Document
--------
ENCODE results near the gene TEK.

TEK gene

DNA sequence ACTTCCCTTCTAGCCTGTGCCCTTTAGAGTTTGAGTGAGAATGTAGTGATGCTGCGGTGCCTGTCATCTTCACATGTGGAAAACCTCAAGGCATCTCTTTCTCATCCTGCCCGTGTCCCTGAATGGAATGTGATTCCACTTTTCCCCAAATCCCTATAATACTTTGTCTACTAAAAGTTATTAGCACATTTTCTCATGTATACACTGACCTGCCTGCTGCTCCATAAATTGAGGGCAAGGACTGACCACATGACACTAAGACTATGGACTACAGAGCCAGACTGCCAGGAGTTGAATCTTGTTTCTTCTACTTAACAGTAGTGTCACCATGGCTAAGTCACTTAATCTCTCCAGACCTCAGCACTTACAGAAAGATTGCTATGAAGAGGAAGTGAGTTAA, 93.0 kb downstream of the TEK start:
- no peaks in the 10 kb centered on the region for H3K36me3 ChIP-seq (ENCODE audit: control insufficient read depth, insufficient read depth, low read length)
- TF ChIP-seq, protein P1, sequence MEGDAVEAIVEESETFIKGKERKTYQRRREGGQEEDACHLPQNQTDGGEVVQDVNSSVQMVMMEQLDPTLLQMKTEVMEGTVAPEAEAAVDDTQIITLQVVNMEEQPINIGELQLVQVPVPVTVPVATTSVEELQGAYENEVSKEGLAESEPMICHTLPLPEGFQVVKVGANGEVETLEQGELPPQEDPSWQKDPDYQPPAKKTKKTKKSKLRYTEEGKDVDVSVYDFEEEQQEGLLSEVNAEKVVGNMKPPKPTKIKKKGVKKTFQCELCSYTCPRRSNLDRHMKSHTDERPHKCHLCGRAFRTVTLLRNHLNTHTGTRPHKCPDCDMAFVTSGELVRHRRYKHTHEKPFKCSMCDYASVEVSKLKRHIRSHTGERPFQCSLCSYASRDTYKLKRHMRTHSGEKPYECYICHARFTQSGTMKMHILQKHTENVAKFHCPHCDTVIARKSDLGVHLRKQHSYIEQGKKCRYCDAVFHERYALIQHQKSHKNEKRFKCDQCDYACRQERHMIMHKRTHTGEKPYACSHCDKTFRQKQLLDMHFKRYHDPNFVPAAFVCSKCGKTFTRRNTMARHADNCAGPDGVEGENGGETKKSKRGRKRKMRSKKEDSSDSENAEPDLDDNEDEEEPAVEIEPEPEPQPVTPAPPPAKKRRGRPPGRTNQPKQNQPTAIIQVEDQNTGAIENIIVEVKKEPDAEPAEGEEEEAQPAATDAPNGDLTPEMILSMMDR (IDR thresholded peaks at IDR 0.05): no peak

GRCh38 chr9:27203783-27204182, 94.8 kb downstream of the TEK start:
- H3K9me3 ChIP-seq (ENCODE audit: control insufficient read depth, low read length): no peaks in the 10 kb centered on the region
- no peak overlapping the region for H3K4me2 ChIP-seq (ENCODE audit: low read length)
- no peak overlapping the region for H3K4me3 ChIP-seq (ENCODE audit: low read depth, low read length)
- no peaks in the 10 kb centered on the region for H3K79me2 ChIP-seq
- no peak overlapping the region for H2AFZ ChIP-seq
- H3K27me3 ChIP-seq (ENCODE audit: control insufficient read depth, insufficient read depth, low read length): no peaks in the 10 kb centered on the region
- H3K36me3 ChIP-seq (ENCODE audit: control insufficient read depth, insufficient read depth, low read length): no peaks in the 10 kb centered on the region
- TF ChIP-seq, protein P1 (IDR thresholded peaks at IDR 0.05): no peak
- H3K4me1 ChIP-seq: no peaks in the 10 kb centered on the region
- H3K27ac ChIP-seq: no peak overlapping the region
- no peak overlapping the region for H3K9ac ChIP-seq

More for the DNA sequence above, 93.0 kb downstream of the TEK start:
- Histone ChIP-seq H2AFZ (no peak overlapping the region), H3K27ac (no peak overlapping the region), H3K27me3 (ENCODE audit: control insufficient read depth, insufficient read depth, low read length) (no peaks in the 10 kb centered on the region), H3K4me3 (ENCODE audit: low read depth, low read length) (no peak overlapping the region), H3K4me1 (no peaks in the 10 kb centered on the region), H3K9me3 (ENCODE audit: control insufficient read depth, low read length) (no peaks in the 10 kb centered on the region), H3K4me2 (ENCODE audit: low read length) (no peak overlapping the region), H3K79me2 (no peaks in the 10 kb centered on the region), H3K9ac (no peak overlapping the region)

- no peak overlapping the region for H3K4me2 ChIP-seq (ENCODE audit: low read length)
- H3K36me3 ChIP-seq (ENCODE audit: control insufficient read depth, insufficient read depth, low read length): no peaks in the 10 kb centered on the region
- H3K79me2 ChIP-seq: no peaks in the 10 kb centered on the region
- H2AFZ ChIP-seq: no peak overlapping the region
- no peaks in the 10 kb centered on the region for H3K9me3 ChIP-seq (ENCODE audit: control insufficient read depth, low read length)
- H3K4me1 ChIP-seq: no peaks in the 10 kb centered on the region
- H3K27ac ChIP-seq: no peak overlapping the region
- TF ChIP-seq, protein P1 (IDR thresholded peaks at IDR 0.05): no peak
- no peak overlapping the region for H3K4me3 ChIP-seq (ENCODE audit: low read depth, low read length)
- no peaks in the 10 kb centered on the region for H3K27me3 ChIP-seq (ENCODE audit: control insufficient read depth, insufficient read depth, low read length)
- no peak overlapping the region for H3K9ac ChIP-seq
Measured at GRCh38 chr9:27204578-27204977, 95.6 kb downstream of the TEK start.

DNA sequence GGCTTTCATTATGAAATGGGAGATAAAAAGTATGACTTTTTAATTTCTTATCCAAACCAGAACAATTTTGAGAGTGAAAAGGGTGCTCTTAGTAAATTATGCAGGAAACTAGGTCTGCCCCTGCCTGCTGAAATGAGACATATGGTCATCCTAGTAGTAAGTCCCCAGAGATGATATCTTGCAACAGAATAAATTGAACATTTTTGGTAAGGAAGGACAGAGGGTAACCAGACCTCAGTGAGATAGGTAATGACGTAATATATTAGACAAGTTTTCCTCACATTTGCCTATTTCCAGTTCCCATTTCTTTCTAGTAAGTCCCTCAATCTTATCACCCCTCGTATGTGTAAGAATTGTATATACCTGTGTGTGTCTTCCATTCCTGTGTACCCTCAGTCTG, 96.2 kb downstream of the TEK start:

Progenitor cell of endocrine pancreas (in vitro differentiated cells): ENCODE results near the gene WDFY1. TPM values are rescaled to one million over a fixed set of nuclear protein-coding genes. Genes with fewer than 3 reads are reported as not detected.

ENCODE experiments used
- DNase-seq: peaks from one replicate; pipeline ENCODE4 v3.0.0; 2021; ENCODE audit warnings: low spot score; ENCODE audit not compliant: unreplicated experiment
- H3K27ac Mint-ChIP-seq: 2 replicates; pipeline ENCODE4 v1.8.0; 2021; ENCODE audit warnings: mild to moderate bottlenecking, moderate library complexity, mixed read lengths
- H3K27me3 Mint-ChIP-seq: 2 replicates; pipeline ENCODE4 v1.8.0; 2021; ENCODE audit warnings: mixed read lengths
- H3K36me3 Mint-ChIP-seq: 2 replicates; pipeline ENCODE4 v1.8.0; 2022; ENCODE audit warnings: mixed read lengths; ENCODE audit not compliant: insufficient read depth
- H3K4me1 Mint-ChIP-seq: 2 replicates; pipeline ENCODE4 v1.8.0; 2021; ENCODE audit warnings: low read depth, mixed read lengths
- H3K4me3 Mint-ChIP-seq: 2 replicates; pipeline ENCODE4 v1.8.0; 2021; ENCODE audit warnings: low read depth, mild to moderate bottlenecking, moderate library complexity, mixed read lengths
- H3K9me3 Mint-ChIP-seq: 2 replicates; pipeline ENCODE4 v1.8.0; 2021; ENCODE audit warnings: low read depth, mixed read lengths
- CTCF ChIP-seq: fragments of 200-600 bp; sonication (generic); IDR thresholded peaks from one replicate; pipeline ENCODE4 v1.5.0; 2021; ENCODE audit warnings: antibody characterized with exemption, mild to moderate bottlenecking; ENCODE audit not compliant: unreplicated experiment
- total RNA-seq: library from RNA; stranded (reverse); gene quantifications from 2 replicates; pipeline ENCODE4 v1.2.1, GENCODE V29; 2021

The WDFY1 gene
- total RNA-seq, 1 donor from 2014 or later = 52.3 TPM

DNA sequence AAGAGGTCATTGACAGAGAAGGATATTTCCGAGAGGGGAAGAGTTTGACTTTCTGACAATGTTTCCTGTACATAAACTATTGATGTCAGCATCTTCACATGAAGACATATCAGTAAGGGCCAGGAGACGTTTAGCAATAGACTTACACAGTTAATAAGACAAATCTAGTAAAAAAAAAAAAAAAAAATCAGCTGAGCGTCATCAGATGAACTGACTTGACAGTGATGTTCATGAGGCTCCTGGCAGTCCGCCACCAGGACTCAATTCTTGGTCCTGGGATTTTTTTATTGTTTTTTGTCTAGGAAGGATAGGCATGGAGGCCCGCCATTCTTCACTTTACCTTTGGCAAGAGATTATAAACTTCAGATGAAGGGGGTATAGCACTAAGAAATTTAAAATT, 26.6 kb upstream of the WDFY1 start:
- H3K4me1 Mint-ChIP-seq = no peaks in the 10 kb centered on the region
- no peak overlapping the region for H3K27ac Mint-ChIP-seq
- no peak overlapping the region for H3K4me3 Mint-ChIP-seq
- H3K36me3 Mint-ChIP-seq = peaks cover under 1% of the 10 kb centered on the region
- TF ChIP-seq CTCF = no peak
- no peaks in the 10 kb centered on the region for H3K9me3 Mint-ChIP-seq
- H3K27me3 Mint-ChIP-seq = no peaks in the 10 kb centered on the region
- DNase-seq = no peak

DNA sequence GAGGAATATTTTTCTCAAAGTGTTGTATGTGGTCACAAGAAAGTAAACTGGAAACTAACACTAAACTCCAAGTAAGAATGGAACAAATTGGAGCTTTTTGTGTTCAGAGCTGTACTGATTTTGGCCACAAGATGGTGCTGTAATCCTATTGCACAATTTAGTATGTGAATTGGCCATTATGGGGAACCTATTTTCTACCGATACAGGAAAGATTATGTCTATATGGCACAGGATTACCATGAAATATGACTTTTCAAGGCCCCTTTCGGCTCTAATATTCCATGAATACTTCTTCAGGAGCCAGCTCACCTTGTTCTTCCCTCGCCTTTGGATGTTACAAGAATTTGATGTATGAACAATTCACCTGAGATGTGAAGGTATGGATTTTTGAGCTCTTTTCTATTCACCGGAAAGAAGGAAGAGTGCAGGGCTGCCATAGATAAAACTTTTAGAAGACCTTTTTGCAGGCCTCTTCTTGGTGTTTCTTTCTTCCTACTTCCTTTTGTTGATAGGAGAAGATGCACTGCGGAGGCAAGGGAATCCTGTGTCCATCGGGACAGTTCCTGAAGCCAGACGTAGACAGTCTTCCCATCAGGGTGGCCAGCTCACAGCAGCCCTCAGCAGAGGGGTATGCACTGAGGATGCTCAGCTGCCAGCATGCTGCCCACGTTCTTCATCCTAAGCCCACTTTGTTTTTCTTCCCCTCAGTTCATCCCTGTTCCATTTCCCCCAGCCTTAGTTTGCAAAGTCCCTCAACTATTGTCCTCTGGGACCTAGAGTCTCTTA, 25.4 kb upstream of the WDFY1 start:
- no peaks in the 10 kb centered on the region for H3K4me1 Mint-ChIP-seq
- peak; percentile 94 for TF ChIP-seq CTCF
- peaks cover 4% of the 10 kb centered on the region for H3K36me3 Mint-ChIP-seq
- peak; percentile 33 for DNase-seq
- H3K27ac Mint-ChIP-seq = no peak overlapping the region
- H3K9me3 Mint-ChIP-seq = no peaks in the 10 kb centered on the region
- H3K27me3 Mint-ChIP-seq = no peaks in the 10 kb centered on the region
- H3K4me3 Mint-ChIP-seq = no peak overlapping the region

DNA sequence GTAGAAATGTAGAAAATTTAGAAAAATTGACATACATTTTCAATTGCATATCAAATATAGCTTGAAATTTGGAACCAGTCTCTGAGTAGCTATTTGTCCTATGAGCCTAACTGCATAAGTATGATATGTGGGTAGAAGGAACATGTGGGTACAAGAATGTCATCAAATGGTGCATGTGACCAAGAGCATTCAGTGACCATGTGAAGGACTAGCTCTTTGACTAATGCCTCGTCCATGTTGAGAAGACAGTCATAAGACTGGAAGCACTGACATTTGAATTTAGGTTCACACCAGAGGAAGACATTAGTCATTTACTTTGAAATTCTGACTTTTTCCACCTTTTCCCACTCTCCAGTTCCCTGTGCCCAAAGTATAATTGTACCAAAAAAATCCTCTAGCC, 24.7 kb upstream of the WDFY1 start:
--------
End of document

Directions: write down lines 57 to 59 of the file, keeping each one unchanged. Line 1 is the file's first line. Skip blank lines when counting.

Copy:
- peak; percentile 94 for TF ChIP-seq CTCF
- peaks cover 4% of the 10 kb centered on the region for H3K36me3 Mint-ChIP-seq
- peak; percentile 33 for DNase-seq